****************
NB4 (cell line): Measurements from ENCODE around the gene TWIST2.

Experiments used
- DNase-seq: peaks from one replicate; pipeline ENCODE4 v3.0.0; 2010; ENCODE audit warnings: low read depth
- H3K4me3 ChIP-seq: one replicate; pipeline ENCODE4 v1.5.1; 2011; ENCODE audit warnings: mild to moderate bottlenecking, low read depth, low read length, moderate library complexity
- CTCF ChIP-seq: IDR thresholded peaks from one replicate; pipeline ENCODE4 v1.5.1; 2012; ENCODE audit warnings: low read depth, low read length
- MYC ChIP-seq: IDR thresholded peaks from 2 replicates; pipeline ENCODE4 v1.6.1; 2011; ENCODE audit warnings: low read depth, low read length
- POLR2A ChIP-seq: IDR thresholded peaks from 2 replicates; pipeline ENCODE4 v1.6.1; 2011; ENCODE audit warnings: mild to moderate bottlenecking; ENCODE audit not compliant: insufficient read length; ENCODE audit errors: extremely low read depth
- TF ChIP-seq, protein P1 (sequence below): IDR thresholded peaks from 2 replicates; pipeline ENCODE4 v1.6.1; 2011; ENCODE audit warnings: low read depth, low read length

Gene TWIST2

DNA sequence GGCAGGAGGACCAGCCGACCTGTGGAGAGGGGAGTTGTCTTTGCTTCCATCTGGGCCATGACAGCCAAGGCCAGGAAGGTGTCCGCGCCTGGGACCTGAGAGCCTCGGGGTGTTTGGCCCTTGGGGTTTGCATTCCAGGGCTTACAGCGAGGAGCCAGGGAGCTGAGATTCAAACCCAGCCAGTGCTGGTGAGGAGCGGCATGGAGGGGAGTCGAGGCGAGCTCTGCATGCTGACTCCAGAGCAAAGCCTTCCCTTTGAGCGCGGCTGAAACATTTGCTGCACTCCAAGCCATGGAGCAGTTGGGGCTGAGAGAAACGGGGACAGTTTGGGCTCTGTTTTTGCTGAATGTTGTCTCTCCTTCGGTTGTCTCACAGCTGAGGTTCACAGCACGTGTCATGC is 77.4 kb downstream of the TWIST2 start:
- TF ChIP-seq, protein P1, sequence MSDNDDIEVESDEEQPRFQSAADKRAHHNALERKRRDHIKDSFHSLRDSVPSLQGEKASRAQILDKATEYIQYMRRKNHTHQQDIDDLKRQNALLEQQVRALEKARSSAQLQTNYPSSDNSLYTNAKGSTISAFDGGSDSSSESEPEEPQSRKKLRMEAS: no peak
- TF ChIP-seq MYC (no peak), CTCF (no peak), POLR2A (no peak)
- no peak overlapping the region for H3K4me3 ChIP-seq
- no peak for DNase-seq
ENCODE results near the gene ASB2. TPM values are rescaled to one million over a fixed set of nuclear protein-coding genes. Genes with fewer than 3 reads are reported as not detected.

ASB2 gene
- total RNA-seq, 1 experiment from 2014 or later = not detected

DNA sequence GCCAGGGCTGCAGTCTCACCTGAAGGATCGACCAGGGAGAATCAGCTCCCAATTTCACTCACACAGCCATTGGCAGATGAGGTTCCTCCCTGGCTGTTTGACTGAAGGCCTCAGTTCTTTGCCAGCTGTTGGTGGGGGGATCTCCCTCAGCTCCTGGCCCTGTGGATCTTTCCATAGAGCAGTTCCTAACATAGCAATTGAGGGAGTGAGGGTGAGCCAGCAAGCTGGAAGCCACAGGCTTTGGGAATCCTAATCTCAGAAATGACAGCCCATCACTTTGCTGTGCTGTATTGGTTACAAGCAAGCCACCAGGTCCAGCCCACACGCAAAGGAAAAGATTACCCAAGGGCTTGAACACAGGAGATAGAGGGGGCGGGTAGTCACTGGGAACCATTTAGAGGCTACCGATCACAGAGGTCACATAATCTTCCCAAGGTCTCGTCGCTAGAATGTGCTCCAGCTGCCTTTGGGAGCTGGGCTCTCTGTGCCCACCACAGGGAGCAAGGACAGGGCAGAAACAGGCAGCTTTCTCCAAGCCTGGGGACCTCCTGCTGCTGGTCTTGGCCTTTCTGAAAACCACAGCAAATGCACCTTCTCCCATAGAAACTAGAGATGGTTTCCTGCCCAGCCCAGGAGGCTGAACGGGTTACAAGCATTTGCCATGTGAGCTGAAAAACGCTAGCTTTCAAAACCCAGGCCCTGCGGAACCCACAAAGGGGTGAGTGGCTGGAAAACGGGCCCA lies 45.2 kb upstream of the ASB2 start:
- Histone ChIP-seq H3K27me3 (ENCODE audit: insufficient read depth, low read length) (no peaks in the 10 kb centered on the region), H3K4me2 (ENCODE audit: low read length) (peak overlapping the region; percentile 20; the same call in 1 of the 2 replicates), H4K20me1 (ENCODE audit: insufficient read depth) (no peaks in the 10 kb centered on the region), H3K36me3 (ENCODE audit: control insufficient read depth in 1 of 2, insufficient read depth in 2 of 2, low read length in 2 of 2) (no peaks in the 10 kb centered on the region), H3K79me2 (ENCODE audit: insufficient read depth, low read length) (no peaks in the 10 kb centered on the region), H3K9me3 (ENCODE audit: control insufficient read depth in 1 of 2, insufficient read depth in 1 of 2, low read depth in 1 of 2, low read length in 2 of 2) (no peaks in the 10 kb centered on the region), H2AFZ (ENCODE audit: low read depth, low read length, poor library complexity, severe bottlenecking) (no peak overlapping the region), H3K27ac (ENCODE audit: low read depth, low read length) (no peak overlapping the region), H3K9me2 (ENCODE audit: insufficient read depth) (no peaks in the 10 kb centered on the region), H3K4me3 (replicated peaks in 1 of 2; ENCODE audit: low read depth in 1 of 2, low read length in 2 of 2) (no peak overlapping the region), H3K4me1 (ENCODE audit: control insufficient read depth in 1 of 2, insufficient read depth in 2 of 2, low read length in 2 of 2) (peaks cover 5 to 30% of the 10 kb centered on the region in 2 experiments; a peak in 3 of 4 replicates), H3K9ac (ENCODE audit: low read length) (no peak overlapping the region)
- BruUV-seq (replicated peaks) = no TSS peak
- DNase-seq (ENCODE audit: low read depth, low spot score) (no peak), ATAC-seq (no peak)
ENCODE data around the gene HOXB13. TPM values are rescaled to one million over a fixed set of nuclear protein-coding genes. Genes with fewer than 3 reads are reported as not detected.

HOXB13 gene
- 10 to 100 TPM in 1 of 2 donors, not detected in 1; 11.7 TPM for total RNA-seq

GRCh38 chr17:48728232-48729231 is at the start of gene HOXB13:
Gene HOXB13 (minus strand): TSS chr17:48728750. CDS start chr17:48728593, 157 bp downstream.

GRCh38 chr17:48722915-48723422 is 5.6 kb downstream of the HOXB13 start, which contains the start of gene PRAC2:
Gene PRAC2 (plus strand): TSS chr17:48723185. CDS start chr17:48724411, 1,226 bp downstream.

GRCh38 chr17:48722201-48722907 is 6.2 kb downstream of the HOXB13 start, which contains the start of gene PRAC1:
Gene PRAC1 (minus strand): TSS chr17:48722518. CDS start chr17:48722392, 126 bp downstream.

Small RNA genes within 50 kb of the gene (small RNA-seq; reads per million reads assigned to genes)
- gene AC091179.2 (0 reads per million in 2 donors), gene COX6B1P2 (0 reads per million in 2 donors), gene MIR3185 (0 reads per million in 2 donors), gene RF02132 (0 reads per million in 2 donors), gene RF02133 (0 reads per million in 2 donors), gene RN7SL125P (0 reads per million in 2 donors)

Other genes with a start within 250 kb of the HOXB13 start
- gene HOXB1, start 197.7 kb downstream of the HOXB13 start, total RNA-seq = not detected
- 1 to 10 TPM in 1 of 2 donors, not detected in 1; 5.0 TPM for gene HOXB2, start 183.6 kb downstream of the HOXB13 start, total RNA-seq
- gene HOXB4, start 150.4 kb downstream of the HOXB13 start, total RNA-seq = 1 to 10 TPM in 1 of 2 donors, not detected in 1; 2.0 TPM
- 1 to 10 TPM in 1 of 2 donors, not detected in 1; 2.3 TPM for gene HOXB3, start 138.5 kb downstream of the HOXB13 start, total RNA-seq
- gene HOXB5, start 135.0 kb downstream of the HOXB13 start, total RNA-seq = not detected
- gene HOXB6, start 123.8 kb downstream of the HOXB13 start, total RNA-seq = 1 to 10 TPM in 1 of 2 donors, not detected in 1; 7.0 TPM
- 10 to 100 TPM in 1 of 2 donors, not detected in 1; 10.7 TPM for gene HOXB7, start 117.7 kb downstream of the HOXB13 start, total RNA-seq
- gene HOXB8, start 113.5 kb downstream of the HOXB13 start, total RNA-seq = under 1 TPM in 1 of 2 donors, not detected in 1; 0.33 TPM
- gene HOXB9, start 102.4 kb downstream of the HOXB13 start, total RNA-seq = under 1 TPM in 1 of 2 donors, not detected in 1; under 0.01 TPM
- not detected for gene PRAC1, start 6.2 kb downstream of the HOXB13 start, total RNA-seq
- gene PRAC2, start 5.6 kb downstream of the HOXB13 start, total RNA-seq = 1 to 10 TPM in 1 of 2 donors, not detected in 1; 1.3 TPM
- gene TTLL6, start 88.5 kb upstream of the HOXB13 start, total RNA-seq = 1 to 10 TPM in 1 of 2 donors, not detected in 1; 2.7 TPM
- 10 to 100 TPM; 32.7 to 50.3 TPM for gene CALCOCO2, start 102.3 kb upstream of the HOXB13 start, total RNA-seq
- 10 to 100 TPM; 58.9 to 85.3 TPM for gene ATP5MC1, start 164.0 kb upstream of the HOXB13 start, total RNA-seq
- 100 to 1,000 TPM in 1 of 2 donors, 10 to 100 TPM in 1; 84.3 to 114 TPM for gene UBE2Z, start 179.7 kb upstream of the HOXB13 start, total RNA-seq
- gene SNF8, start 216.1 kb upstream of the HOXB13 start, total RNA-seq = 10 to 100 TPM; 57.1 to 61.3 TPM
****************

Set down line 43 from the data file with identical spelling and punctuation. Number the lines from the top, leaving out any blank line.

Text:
- not detected for gene PRAC1, start 6.2 kb downstream of the HOXB13 start, total RNA-seq